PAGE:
Do I Need Employers’ Liability Insurance?

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Almost anyone who hires a member of staff to work for them needs employers’ liability insurance. Employers’ liability insurance is a legal requirement that not only protects workers but also the business or organisation. This insurance is all about making sure a worker can be properly compensated if they were to sustain an injury or die as a result of the job they do. It not only adds to an employee’s peace of mind they are being safeguarded, but it also prevents a business or charity from going under if they are faced with a potentially multi-million pound pay out.

However, not every business needs to hold employers’ liability insurance for their staff. And while the law stretches far beyond a permanent, full-time member of staff, there are a few exceptions when employers’ liability insurance is not needed.

For the avoidance of doubt, an organisation probably needs employers’ liability insurance if they:

  • Provide equipment and materials.
  • Deduct national insurance and income tax from the worker.
  • Sets the hours and location an employee works.
  • Does not allow work to be subcontracted.
  • Offers the same work conditions for the same work as other employees who do qualify for employers’ liability insurance.
  • Demand a share of the profits.

However, they probably don’t need employers’ liability insurance if the worker:

  • Uses their own equipment and materials to carry out the work.
  • Operates as a business and does not have income tax and national insurance deducted by the employer. However, if the worker is classed as self-employed for their own tax benefits but is treated the same as other members of staff, they still require employers’ liability insurance.
  • Chooses their own hours and location of work and can subcontract work out.
  • Is a close family member. This rule does not apply in limited companies. The Health and Safety Executive defines a close family member as either a: husband, wife, civil partner, father, mother, grandfather, grandmother, stepfather, stepmother, son, daughter, grandson, granddaughter, stepson, stepdaughter, brother, sister, half-brother or half-sister.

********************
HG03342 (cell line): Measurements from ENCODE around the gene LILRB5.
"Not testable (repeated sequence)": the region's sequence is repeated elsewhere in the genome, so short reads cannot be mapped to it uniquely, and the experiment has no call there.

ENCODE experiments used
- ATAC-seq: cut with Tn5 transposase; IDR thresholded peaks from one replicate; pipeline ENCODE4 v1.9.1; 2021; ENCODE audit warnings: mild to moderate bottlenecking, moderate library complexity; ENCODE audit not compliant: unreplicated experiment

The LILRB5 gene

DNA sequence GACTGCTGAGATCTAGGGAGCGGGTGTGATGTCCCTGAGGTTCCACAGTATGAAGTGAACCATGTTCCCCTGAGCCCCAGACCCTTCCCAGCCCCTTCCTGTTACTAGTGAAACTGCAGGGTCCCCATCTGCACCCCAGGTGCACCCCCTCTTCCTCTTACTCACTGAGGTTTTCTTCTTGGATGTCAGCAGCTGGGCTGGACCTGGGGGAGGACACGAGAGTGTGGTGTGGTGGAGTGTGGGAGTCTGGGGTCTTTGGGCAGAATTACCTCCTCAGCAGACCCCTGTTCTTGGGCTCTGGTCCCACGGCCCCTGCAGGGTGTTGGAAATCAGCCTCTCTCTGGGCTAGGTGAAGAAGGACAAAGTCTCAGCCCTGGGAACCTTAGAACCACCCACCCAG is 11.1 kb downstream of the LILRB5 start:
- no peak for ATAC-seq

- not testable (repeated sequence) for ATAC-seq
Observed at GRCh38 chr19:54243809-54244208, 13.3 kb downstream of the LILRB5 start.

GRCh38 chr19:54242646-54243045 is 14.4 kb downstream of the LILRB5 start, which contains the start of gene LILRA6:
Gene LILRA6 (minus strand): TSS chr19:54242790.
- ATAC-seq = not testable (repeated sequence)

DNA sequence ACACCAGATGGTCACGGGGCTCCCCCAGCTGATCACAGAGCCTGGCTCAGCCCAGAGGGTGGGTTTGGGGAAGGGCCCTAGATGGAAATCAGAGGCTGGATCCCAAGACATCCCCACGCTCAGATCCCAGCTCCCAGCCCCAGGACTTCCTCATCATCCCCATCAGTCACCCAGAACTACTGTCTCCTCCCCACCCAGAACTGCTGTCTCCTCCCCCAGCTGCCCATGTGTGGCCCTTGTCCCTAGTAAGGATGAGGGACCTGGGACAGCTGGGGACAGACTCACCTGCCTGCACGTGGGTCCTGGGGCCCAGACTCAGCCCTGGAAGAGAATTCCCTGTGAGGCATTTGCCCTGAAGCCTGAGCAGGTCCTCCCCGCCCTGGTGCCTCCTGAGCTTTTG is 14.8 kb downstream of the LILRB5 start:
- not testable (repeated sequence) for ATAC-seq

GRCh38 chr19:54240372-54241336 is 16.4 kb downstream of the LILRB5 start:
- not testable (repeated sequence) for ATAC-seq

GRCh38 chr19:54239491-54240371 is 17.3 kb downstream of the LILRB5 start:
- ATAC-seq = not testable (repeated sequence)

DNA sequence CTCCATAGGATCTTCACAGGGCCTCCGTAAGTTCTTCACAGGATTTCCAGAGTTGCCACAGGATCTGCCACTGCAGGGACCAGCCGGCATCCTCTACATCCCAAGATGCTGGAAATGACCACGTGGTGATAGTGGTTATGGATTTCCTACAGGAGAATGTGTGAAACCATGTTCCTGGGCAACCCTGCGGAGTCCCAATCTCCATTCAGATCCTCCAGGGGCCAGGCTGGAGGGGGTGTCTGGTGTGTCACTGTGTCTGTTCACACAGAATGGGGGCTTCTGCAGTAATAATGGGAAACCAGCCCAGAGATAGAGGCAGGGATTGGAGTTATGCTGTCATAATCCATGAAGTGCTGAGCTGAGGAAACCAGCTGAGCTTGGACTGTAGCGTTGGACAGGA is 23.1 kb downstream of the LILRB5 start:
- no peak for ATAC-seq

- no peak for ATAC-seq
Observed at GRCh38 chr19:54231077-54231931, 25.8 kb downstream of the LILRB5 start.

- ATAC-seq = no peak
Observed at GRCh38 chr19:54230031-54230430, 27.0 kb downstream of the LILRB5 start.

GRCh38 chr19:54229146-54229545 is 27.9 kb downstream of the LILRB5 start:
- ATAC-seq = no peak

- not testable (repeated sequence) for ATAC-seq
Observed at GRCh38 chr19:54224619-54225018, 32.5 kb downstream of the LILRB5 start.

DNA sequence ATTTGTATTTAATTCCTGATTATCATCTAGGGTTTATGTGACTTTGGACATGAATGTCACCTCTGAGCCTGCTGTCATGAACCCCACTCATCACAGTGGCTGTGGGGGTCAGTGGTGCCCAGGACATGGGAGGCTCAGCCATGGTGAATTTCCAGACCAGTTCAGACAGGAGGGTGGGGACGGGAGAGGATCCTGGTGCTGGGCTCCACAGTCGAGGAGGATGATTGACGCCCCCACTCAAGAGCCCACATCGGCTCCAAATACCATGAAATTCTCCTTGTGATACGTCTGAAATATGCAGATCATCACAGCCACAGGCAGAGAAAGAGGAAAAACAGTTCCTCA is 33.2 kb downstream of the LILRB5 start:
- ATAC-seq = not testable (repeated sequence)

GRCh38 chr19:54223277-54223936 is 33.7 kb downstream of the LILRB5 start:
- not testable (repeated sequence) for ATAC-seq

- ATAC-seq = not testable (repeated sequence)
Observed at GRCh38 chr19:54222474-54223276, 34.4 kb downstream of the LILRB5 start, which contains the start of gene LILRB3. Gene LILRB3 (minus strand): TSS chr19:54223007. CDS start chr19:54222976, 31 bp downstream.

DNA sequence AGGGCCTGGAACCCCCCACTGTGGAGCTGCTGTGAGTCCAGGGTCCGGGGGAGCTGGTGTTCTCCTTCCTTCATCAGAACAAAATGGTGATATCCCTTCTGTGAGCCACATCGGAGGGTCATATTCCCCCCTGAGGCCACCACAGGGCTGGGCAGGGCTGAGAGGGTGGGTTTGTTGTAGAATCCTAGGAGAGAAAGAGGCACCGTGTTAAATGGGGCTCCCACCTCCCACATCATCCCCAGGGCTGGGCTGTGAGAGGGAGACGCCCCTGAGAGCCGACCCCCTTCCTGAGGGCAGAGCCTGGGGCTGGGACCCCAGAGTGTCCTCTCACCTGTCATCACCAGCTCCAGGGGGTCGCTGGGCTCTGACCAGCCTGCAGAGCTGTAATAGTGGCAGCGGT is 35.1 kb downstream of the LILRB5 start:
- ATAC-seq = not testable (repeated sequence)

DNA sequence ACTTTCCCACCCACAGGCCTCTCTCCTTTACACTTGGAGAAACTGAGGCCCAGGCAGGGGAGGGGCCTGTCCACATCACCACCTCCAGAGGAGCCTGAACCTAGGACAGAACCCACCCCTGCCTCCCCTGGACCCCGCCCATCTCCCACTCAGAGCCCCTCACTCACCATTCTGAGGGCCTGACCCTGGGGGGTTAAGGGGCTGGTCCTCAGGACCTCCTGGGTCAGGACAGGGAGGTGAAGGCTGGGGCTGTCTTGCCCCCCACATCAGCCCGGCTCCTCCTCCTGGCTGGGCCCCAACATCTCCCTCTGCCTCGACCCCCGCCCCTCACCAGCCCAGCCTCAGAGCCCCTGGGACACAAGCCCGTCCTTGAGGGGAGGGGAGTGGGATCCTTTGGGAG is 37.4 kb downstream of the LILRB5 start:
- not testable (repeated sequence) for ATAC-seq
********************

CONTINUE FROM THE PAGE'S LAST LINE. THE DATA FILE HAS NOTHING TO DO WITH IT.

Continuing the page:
• Is based abroad and is not in Great Britain for more than 14 consecutive days, or more than seven on an offshore location.

This guidance aside, ultimately, it is the responsibility of the business to decide if it needs employers’ liability insurance. A business owner who is unsure can discuss the situation with a specialist business insurance broker or insurance company to help them decide whether or not coverage is needed.

Employers’ liability insurance is so important the government can issue a £2,500 fine for every day a business is without it. Even failing to display the insurance certificate in a visible place for workers to see can bring about a £1,000 fine.

Do you need employers’ liability insurance for volunteers?

The law on employers’ liability insurance for volunteers is vague, but there are two reasons why it is probably a wise idea. Firstly, if a volunteer is injured or worse dies while working, they or their family can sue the organisation for compensation. Second, the law states businesses or charities should have a minimum cover of £5 million, showing just what is at stake if an incident occurs.

Secondly, any organisation has a moral obligation to safeguard their staff, whether they are paid or volunteers.

Charities, in particular, depend on voluntary workers, and therefore with so many unpaid workers, the risk is greater without employers’ liability insurance covering them.

Specialist charity insurance policies state its employers’ liability insurance covers volunteers. Meanwhile, standard employers’ liability insurance with other business insurance providers can have different terms. Direct Line, for example, state volunteers are covered automatically under their policy, but this may not be the case for everyone. And for organisations that take on a volunteer without already having a paid member of staff covered by employers’ liability, Direct Line says a new policy will be needed.

If an organisation already has an employee covered by employers’ liability insurance before taking on a volunteer, it is best to check that the volunteer is protected with their provider.

Do I need employers’ liability insurance as a director?

A director of a business often does not need employers’ liability insurance; however, this is not a straight yes or no. As with many insurance products – it depends!

Limited companies with a director that owns more than 50% of the business and does not have any other employees do not need employers’ liability insurance. This is also the case for self-employed or working in an equal partnership with no employees.

While close family members are exempt from employers’ liability insurance, this rule does not apply to limited companies.

If there is more than one director of a business, then employers’ liability insurance is needed. And if a person has been hired as a company director, then yes, they will also need to be covered by employers’ liability insurance.

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